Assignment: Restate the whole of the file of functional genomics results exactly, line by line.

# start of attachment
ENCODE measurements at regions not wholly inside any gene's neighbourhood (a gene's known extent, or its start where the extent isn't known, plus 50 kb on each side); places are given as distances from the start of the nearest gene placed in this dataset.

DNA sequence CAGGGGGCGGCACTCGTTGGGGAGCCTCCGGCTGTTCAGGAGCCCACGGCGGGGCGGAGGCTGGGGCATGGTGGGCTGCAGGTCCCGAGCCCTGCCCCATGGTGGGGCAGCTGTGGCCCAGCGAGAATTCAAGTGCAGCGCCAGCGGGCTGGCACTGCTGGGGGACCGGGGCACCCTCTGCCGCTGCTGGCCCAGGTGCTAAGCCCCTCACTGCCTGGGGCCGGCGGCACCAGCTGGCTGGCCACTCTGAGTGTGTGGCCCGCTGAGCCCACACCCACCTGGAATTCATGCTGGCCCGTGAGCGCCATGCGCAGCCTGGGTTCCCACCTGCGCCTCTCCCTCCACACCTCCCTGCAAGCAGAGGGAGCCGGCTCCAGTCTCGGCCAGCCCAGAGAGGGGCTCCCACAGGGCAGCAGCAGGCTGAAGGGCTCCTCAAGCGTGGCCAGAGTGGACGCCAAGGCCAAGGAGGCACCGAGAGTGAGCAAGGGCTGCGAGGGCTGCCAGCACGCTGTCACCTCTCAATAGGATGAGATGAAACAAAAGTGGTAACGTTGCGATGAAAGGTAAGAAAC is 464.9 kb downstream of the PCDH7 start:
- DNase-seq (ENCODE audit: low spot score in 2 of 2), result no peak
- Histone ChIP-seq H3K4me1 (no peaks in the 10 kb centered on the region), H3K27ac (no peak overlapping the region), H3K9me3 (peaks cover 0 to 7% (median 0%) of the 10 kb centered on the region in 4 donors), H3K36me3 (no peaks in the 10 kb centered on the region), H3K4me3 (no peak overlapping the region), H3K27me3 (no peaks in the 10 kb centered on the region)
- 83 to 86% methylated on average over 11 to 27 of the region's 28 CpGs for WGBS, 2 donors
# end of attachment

ENCODE measurements at regions not wholly inside any gene's neighbourhood (a gene's known extent, or its start where the extent isn't known, plus 50 kb on each side); places are given as distances from the start of the nearest gene placed in this dataset.

DNA sequence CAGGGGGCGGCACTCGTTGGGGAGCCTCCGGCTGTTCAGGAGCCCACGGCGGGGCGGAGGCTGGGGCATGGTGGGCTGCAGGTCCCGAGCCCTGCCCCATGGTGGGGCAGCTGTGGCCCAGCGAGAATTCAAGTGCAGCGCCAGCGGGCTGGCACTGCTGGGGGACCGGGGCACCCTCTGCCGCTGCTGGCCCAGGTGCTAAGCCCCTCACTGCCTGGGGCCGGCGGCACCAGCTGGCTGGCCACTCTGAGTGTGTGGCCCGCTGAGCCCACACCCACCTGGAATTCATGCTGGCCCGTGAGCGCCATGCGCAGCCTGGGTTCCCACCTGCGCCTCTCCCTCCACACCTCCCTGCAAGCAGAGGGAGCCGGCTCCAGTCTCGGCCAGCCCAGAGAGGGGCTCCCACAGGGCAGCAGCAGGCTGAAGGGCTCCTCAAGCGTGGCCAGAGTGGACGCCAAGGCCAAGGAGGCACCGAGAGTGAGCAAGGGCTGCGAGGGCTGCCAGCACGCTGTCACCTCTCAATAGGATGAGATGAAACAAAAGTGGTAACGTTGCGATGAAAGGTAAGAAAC is 464.9 kb downstream of the PCDH7 start:
- DNase-seq (ENCODE audit: low spot score in 2 of 2), result no peak
- Histone ChIP-seq H3K4me1 (no peaks in the 10 kb centered on the region), H3K27ac (no peak overlapping the region), H3K9me3 (peaks cover 0 to 7% (median 0%) of the 10 kb centered on the region in 4 donors), H3K36me3 (no peaks in the 10 kb centered on the region), H3K4me3 (no peak overlapping the region), H3K27me3 (no peaks in the 10 kb centered on the region)
- 83 to 86% methylated on average over 11 to 27 of the region's 28 CpGs for WGBS, 2 donors